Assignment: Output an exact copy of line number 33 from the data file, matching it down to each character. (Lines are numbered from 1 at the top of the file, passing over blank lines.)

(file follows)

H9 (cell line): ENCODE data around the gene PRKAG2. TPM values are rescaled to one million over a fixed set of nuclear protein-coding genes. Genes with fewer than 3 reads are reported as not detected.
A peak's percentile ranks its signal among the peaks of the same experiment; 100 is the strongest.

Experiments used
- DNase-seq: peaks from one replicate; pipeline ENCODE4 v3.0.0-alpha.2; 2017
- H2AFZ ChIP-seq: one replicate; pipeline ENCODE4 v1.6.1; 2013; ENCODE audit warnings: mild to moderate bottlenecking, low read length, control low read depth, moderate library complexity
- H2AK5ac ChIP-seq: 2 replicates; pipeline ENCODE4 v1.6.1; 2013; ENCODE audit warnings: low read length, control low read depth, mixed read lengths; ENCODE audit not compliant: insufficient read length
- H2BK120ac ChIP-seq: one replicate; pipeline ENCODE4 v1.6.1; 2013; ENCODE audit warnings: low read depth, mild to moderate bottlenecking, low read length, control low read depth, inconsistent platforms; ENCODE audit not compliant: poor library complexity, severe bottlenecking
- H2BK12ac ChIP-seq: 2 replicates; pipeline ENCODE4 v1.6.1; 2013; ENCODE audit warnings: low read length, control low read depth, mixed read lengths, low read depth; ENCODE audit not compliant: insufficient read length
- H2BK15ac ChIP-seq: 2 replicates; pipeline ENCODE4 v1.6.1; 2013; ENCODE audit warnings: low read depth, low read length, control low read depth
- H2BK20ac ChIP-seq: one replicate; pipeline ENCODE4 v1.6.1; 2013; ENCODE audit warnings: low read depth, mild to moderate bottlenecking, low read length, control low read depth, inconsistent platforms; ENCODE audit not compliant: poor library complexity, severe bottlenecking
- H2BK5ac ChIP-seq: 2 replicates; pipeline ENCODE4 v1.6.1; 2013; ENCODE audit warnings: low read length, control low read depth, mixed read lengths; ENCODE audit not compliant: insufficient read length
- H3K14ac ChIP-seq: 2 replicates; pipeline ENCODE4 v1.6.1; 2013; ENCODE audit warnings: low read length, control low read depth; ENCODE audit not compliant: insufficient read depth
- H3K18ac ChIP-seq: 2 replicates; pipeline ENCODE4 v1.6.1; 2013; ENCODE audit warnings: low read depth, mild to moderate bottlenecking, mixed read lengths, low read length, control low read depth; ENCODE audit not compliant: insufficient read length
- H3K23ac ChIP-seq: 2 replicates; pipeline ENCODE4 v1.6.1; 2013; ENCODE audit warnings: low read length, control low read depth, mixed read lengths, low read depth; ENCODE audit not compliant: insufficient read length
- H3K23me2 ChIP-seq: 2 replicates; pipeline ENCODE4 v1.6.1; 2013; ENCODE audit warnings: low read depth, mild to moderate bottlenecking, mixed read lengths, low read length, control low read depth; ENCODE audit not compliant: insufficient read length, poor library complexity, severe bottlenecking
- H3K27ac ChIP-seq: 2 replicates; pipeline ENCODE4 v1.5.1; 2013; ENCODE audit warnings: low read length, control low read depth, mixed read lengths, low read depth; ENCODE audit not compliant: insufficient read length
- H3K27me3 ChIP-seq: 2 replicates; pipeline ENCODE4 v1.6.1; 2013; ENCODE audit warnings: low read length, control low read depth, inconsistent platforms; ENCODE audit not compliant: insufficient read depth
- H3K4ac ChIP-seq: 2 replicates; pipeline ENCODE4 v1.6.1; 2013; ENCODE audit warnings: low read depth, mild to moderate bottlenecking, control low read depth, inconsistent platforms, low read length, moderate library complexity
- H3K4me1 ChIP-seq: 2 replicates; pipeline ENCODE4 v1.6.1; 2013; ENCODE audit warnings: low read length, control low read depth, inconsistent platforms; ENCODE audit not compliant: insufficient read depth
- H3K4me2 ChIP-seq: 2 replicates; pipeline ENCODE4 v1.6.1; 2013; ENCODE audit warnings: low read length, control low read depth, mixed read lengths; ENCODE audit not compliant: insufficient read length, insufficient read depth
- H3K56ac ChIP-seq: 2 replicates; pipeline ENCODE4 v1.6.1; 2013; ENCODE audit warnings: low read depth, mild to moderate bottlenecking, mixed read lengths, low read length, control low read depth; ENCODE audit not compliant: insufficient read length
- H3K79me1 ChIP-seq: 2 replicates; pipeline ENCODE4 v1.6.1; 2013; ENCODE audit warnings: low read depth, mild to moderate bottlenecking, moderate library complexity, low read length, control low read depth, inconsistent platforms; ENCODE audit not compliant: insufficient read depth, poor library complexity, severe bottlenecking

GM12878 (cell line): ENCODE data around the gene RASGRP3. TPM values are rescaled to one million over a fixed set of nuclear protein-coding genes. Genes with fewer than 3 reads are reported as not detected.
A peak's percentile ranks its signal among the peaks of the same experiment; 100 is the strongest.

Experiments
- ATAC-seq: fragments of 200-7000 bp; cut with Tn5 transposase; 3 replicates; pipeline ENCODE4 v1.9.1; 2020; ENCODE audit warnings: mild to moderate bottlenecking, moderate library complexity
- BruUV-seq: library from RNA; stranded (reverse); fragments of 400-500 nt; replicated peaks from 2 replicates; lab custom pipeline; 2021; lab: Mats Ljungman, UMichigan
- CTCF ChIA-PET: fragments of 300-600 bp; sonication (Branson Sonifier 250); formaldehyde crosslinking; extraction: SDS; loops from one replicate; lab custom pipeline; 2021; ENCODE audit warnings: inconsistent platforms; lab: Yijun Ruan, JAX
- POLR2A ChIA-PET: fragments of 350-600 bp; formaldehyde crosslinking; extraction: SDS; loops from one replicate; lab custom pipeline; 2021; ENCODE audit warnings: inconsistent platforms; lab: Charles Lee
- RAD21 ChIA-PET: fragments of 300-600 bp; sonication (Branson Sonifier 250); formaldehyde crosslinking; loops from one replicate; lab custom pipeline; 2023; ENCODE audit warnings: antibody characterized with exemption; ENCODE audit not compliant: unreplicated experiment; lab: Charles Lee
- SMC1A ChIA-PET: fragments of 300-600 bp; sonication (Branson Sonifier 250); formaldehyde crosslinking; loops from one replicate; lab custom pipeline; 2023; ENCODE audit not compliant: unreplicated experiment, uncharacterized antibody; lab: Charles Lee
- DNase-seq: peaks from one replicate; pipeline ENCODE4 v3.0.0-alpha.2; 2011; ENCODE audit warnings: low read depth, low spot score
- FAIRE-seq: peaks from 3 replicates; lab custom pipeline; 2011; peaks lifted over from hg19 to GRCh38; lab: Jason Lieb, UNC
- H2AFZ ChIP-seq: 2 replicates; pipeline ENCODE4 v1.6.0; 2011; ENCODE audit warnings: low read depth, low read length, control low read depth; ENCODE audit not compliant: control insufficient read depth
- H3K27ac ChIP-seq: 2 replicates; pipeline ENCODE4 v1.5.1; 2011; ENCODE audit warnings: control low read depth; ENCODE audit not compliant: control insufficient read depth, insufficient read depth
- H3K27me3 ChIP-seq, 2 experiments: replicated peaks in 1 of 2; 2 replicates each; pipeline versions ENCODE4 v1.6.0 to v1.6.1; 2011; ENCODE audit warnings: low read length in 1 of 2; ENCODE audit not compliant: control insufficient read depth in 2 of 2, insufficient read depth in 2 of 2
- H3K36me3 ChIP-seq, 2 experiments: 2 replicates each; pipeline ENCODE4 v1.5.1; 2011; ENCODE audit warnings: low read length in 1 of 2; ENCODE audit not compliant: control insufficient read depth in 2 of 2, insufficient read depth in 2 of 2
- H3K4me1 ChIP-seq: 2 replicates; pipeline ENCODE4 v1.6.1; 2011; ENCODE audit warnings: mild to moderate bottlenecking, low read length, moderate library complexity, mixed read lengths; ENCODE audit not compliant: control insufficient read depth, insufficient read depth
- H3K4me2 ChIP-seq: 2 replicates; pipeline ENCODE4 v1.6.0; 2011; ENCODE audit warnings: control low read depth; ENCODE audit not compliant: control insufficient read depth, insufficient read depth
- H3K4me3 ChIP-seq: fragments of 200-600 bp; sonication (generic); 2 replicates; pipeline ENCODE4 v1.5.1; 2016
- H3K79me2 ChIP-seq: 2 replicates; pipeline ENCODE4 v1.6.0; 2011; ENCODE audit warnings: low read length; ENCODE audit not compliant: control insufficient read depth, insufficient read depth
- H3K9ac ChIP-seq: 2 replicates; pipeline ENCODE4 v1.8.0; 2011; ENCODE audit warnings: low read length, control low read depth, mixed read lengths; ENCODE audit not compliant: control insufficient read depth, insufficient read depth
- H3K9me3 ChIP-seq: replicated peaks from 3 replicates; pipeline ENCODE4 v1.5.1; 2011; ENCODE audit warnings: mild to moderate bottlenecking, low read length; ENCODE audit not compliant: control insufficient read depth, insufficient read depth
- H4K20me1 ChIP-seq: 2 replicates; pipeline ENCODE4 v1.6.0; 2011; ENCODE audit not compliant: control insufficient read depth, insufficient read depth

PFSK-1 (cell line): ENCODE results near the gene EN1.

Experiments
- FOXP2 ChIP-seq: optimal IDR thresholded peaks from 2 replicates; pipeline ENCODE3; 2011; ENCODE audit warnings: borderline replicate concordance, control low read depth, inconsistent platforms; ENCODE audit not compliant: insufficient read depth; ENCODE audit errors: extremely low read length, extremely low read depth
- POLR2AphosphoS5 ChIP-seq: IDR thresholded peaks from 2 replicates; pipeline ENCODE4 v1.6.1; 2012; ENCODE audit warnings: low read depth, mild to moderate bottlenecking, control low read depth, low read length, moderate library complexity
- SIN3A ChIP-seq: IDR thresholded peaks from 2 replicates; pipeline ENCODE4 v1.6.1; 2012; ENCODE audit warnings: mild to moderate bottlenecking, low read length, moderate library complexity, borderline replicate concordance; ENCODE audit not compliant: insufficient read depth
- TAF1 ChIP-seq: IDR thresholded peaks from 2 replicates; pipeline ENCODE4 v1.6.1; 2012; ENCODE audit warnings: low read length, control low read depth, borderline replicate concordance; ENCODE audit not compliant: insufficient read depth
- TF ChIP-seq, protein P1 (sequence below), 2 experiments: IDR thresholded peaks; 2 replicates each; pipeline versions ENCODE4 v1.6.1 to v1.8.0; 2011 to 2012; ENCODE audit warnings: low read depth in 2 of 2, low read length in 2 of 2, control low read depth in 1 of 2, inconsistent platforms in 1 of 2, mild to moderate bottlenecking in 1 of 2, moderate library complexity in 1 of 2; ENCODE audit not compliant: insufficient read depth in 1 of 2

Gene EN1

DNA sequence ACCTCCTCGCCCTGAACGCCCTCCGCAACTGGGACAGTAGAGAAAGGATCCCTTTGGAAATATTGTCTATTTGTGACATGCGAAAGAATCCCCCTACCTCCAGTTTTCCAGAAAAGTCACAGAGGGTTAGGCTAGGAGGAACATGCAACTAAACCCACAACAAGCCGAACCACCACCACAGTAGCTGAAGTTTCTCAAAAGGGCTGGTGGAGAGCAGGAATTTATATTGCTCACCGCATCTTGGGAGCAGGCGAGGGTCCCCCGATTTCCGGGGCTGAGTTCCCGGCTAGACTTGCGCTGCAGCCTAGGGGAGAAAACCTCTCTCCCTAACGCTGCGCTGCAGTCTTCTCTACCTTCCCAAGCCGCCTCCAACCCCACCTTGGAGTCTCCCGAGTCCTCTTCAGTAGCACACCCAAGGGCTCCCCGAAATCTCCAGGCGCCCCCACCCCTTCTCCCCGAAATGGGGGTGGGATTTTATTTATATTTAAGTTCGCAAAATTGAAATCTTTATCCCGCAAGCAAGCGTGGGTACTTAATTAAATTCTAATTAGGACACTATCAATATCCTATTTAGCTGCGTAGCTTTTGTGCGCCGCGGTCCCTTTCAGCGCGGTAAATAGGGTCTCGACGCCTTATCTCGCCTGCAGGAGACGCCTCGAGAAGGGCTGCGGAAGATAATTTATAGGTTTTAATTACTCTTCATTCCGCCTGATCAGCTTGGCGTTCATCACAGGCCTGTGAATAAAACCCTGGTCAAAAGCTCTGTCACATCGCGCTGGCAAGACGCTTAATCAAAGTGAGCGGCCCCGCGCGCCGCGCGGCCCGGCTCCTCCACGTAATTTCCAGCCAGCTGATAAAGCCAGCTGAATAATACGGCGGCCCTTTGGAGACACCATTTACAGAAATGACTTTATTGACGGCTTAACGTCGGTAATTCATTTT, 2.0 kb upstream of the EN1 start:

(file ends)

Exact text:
- FAIRE-seq: peaks from 3 replicates; lab custom pipeline; 2011; peaks lifted over from hg19 to GRCh38; lab: Jason Lieb, UNC